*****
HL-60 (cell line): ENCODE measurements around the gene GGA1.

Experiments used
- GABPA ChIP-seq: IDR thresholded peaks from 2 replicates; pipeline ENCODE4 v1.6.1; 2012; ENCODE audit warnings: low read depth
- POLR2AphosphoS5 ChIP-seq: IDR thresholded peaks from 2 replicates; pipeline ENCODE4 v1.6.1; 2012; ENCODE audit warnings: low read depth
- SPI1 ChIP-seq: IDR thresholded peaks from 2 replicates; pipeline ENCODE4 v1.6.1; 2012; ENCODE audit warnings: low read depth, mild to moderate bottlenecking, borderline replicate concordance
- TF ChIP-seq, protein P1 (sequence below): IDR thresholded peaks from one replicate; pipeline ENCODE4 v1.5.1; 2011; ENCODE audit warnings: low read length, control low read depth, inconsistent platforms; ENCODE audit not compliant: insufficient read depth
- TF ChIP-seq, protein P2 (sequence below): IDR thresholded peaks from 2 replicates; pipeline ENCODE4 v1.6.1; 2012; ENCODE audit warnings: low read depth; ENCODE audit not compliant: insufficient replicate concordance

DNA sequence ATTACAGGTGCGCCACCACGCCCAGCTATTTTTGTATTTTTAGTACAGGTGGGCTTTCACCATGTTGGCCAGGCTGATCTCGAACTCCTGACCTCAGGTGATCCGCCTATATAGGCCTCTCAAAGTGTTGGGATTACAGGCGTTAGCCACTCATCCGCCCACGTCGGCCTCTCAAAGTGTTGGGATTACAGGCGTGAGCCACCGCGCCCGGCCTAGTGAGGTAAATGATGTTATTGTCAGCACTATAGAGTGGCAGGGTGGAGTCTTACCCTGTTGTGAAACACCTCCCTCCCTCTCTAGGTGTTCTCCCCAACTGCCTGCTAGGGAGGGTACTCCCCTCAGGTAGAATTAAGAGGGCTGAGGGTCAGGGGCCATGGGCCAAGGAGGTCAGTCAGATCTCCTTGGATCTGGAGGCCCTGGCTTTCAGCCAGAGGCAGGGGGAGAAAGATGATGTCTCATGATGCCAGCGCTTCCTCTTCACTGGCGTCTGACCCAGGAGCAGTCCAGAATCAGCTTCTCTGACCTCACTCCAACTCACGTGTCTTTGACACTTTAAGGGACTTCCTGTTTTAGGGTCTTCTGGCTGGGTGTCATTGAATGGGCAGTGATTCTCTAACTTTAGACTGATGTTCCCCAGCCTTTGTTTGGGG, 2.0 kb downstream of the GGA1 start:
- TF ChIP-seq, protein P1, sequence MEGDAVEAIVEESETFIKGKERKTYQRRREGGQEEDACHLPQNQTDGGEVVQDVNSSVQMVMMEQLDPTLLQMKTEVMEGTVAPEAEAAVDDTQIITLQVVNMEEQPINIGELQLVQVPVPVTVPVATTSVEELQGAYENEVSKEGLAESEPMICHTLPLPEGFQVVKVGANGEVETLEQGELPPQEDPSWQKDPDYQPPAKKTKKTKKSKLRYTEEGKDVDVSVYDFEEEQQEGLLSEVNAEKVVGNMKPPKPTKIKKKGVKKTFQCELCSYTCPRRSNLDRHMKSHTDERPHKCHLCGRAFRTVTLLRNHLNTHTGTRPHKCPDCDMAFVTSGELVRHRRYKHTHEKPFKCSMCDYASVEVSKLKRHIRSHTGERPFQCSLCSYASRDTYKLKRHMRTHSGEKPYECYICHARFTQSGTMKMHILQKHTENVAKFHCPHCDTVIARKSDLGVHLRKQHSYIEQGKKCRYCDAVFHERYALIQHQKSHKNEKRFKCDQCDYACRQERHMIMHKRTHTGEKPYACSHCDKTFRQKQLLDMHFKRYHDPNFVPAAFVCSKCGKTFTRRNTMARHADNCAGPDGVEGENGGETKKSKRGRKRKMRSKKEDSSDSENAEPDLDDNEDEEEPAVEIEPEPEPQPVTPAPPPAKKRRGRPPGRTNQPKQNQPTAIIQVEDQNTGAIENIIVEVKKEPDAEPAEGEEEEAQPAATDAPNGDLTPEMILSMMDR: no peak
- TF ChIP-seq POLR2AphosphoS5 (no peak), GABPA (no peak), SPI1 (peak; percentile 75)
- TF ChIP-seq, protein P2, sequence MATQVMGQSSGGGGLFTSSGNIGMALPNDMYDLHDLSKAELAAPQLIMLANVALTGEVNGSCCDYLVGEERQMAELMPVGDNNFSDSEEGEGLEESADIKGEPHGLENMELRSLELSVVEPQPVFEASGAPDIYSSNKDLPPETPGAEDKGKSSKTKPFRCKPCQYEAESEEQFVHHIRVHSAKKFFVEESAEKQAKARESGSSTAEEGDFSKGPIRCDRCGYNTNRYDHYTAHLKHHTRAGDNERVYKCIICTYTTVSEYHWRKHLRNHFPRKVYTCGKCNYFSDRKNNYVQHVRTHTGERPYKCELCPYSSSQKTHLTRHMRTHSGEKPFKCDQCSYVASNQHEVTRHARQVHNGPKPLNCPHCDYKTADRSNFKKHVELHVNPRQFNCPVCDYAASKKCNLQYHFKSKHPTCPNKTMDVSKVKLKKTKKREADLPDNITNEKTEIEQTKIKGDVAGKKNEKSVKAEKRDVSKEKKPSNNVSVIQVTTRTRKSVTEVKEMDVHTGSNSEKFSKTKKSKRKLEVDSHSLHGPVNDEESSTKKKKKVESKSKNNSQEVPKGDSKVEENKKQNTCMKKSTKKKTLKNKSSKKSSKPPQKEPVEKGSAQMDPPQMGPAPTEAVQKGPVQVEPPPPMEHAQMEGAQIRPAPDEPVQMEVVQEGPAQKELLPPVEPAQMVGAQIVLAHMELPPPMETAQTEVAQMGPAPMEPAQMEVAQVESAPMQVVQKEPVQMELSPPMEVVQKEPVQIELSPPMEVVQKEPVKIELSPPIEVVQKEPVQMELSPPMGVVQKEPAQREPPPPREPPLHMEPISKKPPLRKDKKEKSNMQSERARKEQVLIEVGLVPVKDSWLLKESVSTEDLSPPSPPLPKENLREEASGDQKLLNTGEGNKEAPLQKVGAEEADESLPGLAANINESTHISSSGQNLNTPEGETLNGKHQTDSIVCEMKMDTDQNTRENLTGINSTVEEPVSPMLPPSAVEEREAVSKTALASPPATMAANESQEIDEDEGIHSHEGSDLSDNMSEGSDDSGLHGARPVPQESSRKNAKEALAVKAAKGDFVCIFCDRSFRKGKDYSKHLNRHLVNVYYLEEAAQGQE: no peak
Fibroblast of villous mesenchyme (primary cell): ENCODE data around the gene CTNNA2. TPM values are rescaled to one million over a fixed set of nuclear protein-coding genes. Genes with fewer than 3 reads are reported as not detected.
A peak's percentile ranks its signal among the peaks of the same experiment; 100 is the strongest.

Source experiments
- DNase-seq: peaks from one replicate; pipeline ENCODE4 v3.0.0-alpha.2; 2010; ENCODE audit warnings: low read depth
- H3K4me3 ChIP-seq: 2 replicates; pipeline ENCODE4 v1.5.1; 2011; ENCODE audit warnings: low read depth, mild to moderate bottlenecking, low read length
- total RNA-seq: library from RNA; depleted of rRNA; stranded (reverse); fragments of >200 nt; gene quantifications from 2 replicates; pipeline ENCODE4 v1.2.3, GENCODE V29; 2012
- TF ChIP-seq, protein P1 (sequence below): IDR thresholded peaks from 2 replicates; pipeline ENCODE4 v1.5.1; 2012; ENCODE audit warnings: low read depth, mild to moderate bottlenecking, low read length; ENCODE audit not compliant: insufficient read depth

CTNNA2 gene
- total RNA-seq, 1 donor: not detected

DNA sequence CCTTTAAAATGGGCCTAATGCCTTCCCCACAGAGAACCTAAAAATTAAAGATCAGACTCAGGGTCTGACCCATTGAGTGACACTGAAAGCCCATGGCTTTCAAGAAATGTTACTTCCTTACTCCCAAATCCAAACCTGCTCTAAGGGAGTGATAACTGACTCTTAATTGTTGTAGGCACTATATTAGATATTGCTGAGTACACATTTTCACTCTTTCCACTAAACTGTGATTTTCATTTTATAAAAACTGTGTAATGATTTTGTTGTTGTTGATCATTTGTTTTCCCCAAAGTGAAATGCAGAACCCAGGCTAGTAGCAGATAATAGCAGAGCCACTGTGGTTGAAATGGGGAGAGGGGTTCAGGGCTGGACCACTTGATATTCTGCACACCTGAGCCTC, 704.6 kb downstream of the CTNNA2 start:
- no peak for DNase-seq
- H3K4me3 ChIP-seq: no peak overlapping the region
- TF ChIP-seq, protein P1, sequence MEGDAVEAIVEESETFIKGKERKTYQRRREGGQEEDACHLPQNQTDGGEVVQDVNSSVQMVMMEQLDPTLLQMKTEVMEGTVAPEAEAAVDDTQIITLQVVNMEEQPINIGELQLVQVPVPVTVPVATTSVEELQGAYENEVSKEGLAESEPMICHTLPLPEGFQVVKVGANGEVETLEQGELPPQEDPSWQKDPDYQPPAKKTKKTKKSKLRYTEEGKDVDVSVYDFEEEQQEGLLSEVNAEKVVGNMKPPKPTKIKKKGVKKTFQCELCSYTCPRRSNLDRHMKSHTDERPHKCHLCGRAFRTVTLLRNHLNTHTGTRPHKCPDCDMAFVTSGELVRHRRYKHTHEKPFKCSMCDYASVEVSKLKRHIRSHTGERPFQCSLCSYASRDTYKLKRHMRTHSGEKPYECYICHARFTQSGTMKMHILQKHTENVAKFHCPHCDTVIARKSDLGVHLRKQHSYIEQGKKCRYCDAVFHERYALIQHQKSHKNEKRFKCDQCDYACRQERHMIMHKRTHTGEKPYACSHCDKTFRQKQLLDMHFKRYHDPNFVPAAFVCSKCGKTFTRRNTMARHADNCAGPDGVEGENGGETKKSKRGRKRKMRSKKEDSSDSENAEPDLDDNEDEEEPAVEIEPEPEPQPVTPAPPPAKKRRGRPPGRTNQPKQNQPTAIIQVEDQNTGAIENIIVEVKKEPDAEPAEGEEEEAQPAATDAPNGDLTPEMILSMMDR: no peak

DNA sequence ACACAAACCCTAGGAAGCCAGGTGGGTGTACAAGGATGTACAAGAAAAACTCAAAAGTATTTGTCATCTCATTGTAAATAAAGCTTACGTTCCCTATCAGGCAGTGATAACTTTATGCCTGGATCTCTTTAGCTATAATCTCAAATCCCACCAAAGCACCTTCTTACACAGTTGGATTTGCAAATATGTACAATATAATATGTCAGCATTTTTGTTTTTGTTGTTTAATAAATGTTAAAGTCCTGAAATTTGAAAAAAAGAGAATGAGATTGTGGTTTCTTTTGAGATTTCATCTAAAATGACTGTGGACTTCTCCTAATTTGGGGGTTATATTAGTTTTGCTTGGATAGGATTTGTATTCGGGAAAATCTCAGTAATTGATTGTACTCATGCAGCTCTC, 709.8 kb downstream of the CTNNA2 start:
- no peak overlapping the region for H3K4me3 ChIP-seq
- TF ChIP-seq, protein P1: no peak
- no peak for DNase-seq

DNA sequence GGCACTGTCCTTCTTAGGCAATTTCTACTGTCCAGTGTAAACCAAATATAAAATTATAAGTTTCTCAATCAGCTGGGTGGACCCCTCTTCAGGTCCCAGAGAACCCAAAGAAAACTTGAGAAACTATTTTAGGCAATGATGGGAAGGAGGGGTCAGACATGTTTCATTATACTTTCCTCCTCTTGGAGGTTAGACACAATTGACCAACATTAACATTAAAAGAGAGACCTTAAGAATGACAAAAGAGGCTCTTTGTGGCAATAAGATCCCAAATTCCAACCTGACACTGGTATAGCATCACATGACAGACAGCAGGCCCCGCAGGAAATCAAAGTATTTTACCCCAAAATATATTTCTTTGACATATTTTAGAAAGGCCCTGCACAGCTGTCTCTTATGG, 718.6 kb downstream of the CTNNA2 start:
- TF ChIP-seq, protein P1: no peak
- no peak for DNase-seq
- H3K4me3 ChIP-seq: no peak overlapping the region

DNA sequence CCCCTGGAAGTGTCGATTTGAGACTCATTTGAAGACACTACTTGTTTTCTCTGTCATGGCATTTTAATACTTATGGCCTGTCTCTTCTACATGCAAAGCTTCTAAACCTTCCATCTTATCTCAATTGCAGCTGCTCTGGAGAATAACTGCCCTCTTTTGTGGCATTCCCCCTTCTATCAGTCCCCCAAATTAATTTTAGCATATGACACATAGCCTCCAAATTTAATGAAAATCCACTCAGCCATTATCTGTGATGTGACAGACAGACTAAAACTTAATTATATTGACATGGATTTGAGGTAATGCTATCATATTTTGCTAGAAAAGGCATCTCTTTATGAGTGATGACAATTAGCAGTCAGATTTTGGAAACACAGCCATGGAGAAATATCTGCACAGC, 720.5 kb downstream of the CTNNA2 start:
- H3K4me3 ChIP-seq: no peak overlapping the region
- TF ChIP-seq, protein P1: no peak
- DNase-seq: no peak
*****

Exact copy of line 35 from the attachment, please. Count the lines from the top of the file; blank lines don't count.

- TF ChIP-seq, protein P1: no peak